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Knowledge Management Tools

Knowledge Management Tools

So what's out there?


Well, it'll change as quickly as I can write it. AI is moving faster than anyone can keep up with. Technologies like ChatGPT and Bard are changing daily and are already incredibly valuable tools for assisting analysts with knowledge and troubleshooting suggestions.



A brain in a book

However, I focus here on tools that capture human knowledge, specifically within the team, and allow others to utilise it.


There are plenty of knowledge management tools and solutions that can help. I'm going to summarise just three. This is not an endorsement because everyone needs to make their own evaluations and see what fits their scenario.


Remember, there are software comparison sites, as outlined in the section on selecting and evaluating an ITSM tool. These can be used to get a sense of the market. Sadly, there isn't a Gartner Magic Quadrant report for Knowledge Management, as the features aren't standardised enough to allow for it.


Here is a couple I've used.



confluence logo

Over and over, people have raved about their love for Confluence to me. It's great, but it will only be as good as the knowledge put into it. I believe the old saying is 'garbage in, garbage out'. So, it won't fix everything for you, but I like it. If you've not seen it, it's basically like a Wiki site, but there is much more to it.


Confluence is good for organising and centralising information. For example, you can effortlessly search for articles, and it's pretty simple for people to add articles themselves. In addition, there are excellent features like team co-editing, commenting, and tracking changes.


It also integrates with other Atlassian products, such as Jira, so you can link workflows in Jira Service Management with articles in Confluence, which can be pretty slick.


But it's not all sunshine and rainbows. Confluence can be overwhelming for new users, so getting everyone up to speed might take effort. Also, it can be a bit pricey compared to other options, so it's something to consider if you're on a tight budget.



SharePoint Logo

I mention SharePoint because it's something many organisations already have. As an integrated part of the Microsoft 365 environment, it fits well if you are part of that ecosystem, which potentially means a low barrier to adoption.


However, the collaboration aspects, such as co-authoring on documents, version control and permissions management, means there needs to be a strong reason for moving away from it, which there may well be, especially if you want some of the other features to integrate directly with your ITSM solution.


It has a host of features for creating and managing knowledge resources, such as wikis, document libraries, and lists.


However, SharePoint does have some drawbacks. Setting up and configuring can be somewhat complex, especially if you're trying to tailor the platform to your specific needs. This might require additional IT resources or specialised knowledge, hindering smaller organisations. Additionally, while SharePoint does offer some out-of-the-box templates and web parts, customisation options can be limited compared to other knowledge management tools like Confluence.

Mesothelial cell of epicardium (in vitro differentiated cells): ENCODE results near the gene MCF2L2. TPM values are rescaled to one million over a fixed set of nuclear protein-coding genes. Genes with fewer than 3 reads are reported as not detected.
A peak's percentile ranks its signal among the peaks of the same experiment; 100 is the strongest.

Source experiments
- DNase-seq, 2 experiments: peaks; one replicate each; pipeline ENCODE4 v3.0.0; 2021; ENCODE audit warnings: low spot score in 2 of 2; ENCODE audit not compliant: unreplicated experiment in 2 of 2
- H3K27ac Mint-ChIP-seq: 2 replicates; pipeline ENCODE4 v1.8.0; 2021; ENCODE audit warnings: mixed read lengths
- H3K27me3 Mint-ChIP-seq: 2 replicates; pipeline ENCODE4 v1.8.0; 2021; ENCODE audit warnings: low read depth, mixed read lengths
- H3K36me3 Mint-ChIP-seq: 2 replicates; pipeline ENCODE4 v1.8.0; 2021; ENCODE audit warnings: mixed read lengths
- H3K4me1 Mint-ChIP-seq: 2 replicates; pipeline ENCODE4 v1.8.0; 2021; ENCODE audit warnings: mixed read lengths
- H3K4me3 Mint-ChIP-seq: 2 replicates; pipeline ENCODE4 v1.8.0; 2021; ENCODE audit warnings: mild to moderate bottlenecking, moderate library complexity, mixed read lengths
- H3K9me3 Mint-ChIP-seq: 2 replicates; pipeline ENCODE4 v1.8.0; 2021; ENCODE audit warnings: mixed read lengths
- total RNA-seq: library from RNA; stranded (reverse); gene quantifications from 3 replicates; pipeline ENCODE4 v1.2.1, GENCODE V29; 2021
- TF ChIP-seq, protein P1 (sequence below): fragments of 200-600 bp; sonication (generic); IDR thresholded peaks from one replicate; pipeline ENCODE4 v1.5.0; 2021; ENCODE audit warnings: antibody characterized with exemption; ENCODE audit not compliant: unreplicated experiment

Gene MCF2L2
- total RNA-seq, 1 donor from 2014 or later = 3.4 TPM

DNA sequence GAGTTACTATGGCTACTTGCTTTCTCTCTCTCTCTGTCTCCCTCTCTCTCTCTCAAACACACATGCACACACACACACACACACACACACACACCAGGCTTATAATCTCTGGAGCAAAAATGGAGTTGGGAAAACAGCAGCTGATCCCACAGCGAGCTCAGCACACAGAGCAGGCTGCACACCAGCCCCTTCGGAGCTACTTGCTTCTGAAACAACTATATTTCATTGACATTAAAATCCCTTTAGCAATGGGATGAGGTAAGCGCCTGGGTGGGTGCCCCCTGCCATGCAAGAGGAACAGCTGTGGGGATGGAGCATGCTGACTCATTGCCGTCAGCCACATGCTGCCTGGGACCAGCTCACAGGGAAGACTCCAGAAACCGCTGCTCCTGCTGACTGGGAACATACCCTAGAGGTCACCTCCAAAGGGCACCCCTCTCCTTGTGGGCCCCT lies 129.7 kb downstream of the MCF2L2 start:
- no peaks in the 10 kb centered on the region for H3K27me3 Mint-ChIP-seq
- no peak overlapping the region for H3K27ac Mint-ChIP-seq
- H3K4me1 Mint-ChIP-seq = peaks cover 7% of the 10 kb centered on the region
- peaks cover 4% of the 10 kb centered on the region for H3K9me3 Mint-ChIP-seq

Finally, SharePoint's user interface may feel less modern and less user-friendly than some competitors, potentially impacting the overall user experience.

I strongly suspect that introducing features like the AI "co-pilot" to 365 will be game-changing as a part of that wider ecosystem.



Guru logo

Guru is designed with a focus on simplicity and ease of use, which makes it particularly appealing for teams looking for a straightforward solution.


Its browser extension and integrations with tools like Slack, Zendesk, and Salesforce enable team members to quickly access relevant information right where they're working, improving efficiency and reducing the time spent searching for answers.

Its search functionality is robust, and like Grammarly, it can proactively provide relevant suggestions and surface content. Moreover, the platform is designed to support real-time collaboration, allowing users to co-edit, comment, and track changes on the go, ensuring that knowledge stays up-to-date and accurate.


However, while the tool's simplicity is a significant selling point, it may also limit its functionality and customisation options compared to more comprehensive solutions like Confluence or SharePoint.


A Table of Comparison

Feature

Confluence

SharePoint

Guru

Ease of Use


Moderate

Moderate

High

Collaboration Features

Strong

Strong

Moderate

Integration Capabilities

Strong (Atlassian)

Strong (Microsoft)

Moderate

Customization Options


High

High

Moderate

Version Control

Yes

Yes

Yes

Access Control

High

High

High

Search Funcationality

Good

Good

Good

Workflow & Automation

Limited

Strong

Limited

Analytics & Reporting

Moderate

Strong

Moderate

Mobile App

Yes

Yes

Yes

Pricing

Moderate

Moderate

Moderate


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About the author

Hi, I'm Alan, and have been working within the IT sector for over 30 years.

For the last 15 years, I've focused on IT Governance, Information Security, Projects and Service Management across various styles of organisations and markets.

I hold a degree in Information Systems, ITIL Expert certificate, PRINCE2 Practitioner and CISMP (Information Security Management).

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